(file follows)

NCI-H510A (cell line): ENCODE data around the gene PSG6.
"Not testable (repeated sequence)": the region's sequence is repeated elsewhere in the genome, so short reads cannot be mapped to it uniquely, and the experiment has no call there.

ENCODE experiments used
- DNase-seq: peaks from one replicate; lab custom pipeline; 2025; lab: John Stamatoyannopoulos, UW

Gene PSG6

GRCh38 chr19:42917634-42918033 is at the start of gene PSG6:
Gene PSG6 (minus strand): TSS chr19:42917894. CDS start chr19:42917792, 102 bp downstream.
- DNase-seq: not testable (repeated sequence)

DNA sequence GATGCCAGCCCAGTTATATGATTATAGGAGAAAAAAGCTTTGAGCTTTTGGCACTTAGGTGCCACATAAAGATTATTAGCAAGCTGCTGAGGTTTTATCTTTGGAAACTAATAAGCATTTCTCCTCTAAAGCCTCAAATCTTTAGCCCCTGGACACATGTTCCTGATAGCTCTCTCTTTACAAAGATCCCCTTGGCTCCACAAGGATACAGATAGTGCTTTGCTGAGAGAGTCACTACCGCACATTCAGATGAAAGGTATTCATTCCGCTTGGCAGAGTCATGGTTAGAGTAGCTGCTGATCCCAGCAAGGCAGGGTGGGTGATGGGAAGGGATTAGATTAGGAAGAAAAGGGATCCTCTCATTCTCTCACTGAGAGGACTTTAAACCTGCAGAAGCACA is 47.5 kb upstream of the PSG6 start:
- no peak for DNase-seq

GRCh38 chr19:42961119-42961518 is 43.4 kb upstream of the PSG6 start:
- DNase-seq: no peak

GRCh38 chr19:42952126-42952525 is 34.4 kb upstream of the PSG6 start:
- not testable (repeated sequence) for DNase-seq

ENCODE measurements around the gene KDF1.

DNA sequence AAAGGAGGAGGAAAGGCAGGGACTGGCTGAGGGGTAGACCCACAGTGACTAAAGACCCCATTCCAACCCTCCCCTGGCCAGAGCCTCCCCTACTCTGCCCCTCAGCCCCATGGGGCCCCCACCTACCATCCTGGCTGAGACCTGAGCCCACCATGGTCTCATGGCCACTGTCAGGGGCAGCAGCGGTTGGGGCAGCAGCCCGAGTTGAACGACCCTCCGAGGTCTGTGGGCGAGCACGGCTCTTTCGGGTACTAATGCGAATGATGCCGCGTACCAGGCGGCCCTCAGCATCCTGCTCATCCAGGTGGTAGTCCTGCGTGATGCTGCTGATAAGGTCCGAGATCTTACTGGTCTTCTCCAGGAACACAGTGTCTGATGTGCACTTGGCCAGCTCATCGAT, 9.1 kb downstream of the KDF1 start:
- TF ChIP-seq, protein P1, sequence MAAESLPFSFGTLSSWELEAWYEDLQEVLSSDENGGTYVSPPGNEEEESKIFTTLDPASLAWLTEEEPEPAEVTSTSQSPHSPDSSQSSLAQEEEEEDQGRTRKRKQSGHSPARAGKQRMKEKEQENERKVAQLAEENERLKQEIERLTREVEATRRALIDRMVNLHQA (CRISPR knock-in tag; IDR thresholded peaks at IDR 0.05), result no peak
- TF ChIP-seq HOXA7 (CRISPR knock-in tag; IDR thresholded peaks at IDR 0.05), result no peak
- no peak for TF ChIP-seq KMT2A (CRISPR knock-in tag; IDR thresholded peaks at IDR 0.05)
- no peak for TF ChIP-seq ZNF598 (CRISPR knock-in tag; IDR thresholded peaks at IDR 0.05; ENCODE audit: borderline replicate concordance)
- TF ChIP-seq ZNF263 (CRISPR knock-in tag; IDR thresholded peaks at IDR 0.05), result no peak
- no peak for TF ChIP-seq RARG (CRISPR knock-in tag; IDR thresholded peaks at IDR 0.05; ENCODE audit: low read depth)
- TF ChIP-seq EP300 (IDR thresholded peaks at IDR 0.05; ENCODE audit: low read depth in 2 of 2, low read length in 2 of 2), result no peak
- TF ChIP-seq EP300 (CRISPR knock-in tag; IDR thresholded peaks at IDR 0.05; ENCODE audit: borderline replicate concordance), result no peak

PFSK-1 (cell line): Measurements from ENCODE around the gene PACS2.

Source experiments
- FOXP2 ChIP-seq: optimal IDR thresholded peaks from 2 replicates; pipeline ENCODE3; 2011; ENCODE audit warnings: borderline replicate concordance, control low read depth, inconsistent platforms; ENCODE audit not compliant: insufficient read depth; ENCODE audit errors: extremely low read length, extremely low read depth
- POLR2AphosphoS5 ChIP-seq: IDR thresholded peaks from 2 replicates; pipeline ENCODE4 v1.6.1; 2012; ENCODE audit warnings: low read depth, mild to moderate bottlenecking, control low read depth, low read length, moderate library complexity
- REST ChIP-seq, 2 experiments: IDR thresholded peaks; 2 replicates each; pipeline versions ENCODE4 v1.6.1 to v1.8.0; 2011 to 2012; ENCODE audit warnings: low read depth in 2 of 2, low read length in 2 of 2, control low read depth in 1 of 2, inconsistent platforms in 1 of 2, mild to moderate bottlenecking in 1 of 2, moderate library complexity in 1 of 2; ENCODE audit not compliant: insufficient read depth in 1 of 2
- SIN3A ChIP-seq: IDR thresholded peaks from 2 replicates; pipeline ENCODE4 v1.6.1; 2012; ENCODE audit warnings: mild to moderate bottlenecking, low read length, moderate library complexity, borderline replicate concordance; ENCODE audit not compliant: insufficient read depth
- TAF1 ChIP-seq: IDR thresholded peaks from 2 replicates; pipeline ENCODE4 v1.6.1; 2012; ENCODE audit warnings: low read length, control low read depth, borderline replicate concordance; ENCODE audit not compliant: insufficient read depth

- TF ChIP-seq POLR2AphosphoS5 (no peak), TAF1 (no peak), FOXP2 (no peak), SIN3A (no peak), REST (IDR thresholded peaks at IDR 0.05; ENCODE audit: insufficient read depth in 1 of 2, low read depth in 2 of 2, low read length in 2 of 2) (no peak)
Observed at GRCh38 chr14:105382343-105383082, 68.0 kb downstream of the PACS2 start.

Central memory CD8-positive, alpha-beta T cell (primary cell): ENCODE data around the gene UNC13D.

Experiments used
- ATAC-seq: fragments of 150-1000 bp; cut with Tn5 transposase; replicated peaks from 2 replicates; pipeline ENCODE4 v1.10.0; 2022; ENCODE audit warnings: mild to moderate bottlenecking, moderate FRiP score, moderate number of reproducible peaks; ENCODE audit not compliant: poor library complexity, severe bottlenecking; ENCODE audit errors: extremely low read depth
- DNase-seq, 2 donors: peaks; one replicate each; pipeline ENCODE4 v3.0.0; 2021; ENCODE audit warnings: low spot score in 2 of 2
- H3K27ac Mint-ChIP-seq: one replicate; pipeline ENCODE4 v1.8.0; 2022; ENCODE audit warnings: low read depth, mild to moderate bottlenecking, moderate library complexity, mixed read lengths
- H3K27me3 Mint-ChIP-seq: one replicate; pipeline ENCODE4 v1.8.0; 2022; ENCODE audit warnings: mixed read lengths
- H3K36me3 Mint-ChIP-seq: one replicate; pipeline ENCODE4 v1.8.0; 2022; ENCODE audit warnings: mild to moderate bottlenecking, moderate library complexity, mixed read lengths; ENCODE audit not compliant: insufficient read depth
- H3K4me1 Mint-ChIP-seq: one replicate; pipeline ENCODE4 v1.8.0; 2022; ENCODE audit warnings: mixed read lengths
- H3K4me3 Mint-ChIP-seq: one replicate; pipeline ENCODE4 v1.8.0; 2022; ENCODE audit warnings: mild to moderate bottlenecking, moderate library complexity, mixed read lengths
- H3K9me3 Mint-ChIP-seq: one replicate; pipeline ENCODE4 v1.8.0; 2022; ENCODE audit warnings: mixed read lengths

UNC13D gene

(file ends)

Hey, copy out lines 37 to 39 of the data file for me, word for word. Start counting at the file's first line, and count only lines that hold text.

- DNase-seq, 2 donors: peaks; one replicate each; pipeline ENCODE4 v3.0.0; 2021; ENCODE audit warnings: low spot score in 2 of 2
- H3K27ac Mint-ChIP-seq: one replicate; pipeline ENCODE4 v1.8.0; 2022; ENCODE audit warnings: low read depth, mild to moderate bottlenecking, moderate library complexity, mixed read lengths
- H3K27me3 Mint-ChIP-seq: one replicate; pipeline ENCODE4 v1.8.0; 2022; ENCODE audit warnings: mixed read lengths